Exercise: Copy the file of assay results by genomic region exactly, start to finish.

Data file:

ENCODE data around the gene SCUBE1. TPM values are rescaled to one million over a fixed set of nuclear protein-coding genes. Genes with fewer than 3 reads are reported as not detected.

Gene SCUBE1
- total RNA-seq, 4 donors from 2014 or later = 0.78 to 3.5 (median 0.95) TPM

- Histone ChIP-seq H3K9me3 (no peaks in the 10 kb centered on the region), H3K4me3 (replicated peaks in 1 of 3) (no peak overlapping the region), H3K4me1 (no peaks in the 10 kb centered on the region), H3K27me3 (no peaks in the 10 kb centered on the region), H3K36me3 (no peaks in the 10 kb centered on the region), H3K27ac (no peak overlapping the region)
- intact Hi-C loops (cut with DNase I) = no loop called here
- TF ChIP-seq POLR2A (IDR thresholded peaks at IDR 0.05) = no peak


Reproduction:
ENCODE data around the gene SCUBE1. TPM values are rescaled to one million over a fixed set of nuclear protein-coding genes. Genes with fewer than 3 reads are reported as not detected.

Gene SCUBE1
- total RNA-seq, 4 donors from 2014 or later = 0.78 to 3.5 (median 0.95) TPM

- Histone ChIP-seq H3K9me3 (no peaks in the 10 kb centered on the region), H3K4me3 (replicated peaks in 1 of 3) (no peak overlapping the region), H3K4me1 (no peaks in the 10 kb centered on the region), H3K27me3 (no peaks in the 10 kb centered on the region), H3K36me3 (no peaks in the 10 kb centered on the region), H3K27ac (no peak overlapping the region)
- intact Hi-C loops (cut with DNase I) = no loop called here
- TF ChIP-seq POLR2A (IDR thresholded peaks at IDR 0.05) = no peak